Tag Archives: nestle in mccloud

Can Cascade Locks, Sacramento Trust Nestle’s Job Projections?

Nestle’s announcement that it was leaving McCloud wasn’t wholly unexpected, but in many ways, it’s still difficult to entirely believe the project is dead.

Nestle has chosen to continue its belated flow studies, and the MCSD was choosing a water committee to study the issue (some charge the committee was being stacked with pro-Nestle members).

And while it’s tempting to credit Nestle’s egress entirely to local activists (Concerned Citizens, McCloud Watershed Council, Protect Our Waters and CalTrout chief among them), the market clearly played a strong hand.

After all, Nestle’s bottled water revenues were down 3% the first half of this year, and it’s clear their “premium” spring water brands took a much bigger hit in favor of their tap-water derived, less-expensive Pure Life brand.

With fuel costs running far higher than when the McCloud project was first conceived, and demand shifting to the “value” priced segment of the market, Nestle’s relocation to Sacramento makes a certain sense – as does their interest in building more, smaller plants.

Which raises the obvious question; had Nestle’s original (and astonishingly lopsided) contract with the MCSD been allowed to stand as negotiated, how many of Nestle’s promised jobs would still be extant in the town of McCloud?

On StopNestleWaters.org, we’ve long questioned Nestle’s promises of jobs to communities; the only real data we’ve seen published suggests the promises aren’t always real.

Nestle may not want to admit it, but they can’t have it both ways; if market conditions truly forced the move to a smaller, differently configured production facility in Sacramento, then it’s not hard to extrapolate to a present where McCloud would have been repayed for its water with an even fewer jobs than promised (many of those jobs of the sub-living wage variety).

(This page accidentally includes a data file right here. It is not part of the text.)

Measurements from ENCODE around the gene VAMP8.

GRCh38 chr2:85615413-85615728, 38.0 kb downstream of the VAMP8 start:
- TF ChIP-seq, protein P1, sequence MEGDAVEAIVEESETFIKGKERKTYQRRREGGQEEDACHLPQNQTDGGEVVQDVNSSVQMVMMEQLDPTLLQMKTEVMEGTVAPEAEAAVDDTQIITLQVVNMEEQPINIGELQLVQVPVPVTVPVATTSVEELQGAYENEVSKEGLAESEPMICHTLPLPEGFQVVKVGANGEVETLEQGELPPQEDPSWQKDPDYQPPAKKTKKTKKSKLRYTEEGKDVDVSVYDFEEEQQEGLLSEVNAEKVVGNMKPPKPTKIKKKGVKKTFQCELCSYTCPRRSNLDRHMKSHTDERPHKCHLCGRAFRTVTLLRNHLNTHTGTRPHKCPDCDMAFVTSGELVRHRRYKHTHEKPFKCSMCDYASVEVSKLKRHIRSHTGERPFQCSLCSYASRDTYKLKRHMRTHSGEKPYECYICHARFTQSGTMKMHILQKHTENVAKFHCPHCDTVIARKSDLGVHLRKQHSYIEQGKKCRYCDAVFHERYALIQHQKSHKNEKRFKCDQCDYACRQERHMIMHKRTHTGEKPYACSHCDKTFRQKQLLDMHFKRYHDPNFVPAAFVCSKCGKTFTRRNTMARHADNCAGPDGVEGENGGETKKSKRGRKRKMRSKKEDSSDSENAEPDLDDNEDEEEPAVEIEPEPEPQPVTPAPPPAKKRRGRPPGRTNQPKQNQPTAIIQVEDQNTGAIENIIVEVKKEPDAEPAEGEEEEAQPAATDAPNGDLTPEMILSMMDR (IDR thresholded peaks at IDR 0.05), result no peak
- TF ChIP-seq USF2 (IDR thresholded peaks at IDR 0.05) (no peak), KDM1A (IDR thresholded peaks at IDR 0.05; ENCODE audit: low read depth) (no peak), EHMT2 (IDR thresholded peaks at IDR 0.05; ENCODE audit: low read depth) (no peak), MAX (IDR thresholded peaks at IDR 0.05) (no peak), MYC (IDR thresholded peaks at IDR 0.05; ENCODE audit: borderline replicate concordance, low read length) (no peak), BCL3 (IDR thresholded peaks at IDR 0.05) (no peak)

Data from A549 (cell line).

It’s entirely likely a Nestle factory in McCloud would be running at a fraction of its built-out capacity – and McCloud would be experiencing yet another resource-extraction related economic bust.

Should the bottled water market continue to nosedive, what of the jobs Nestle dangles in front of other communities?

After all, Cascade Locks seems to believe the jobs provided by the company will save their town – and Sacramento seems willing to give up unlimited municipal water in return for only 40-60 jobs.

But what if those jobs are illusory, especially after three more years of a declining bottled water market?

FLASH: Nestlé Waters Ends Bid for McCloud, CA Water Bottling Plant

When the end came, it came swiftly for Nestle’s proposed McCloud (CA) water bottling plant:

Nestlé Waters North America has decided to withdraw its proposal to build a bottling facility in McCloud.

Ever since Nestle negotiated its rapacious contract with the McCloud Services District in 2003 (largely behind closed doors), then pressured the board to approve it at the end of the first public input meeting, Nestle’s McCloud project has become one of the company’s biggest public relations liabilities.

First there were the string of lawsuits, and as the specifics of the contract came to light, outright indignation at the lopsided nature of the deal.